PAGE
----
Previews: Last Christmas Trailer, Ready or Not, More!

Lots of film-related goodness in this week’s preview of coming attractions, including the brand new Last Christmas trailer, Ready or Not, and the BFI Musicals season…

Last Christmas Trailer

The latest Last Christmas trailer was released today. The romantic comedy is about a young woman who works as an elf, and a stranger who works into her life. The film stars Emilia Clarke, Henry Golding, Michelle Yeoh, and Emma Thompson (who co-writes and produces). Last Christmas is directed by Paul Feig, coming of the success of last year’s brilliant A Simple Favour. Last Christmas hits UK cinemas on 15h November 2019.

Ready or Not Trailer

Ready or Not has been receiving a great response in the US, and UK audiences only have to wait a few more weeks to see it. The film is about a young bride who must take part in her new husband’s eccentric tradition. The film stars Samara Weaving, Mark O’Brien, Adam Brody, and Andie MacDowell. Ready or Not lands on UK screens on 27th September 2019.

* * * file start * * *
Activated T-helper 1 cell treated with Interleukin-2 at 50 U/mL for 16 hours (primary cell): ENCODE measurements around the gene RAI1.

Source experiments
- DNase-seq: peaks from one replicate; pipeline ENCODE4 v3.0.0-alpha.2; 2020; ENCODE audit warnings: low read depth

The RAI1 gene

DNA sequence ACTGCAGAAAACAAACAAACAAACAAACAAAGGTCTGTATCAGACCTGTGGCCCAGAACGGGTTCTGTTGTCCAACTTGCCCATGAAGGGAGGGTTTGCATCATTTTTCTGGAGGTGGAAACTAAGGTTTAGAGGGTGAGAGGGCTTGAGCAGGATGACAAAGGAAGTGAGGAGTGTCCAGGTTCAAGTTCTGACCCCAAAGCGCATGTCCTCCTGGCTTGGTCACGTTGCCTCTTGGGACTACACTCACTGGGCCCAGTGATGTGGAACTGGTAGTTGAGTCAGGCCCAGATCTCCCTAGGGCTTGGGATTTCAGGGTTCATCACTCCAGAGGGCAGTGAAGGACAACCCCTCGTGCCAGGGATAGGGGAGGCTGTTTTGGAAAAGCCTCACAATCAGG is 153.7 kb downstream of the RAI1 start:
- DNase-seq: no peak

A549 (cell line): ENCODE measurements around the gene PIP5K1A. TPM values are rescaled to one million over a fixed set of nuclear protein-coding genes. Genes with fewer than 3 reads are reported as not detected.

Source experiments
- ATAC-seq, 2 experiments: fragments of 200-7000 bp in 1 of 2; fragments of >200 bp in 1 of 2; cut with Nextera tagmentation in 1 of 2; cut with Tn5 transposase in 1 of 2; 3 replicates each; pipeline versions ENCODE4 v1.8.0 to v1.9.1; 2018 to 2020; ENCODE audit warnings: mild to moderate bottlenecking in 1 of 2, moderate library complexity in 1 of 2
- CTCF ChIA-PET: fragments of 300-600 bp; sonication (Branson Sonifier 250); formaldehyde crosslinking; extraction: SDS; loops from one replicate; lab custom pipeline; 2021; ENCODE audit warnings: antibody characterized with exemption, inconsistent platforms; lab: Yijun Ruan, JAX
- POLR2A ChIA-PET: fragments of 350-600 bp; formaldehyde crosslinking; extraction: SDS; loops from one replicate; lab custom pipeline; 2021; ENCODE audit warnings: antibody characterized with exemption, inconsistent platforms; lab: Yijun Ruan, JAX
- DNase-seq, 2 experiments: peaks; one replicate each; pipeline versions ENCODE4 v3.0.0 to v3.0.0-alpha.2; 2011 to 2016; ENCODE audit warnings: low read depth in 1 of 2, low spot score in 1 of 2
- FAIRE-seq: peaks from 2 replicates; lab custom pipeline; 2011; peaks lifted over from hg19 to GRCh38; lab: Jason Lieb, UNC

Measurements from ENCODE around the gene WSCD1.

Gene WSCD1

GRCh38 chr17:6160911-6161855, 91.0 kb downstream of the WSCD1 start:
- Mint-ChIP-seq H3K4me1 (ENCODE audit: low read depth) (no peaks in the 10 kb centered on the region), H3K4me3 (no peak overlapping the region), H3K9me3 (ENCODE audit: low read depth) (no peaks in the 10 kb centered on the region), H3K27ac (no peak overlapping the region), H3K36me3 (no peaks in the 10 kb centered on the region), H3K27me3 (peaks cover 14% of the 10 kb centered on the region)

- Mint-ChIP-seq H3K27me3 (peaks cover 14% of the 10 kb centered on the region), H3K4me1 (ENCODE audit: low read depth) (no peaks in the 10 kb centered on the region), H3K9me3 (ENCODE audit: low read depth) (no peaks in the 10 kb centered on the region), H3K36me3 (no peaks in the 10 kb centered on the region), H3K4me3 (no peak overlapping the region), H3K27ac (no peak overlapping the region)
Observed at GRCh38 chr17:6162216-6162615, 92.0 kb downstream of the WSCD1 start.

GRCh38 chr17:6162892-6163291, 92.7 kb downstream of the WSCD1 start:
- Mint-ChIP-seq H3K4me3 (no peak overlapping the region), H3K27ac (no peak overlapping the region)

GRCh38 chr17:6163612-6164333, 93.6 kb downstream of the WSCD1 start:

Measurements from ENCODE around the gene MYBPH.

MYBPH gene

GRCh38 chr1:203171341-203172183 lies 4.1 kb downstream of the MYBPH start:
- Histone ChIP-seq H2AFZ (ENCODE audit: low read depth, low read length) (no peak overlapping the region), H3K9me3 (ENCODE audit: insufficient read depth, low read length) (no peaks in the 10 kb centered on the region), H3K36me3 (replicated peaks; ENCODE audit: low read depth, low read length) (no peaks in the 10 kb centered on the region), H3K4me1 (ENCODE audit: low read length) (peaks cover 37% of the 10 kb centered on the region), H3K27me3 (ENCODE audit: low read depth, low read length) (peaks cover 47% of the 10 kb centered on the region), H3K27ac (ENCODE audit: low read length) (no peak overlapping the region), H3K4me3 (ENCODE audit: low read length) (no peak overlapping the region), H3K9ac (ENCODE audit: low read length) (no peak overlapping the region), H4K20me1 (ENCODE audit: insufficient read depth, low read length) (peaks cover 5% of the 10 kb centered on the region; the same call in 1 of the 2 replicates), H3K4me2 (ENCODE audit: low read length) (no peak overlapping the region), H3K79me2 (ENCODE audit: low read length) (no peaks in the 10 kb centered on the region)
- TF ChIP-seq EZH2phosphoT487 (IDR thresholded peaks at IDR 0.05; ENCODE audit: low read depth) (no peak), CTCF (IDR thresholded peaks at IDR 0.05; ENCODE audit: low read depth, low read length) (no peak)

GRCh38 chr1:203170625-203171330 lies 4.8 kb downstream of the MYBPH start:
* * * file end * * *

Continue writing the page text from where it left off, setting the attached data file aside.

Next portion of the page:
BFI Musicals Season

The BFI is launching a season of musicals at BFI Southbank and across the UK later this year. The season will celebrate the work of Gene Kelly, Barbra Streisand, Doris Day, and other icons of the genre. Highlights include UK-wide re-releases of Singin’ in the Rain, Tommy, and The Umbrellas of Cherbourg. The BFI Musicals season runs from October 2019 – January 2020. Full details can be found here.

Isabelle Trailer

Isabelle is a new thriller with influences from Rosemary’s Baby and The Exorcist. The film is about an expecting young couple who move to a new home, and their unusual neighbour. Isabelle stars Adam Brody and Amanda Crew. The film will be released on digital platforms in the UK on 30th September 2019.

God Bless Us, Everyone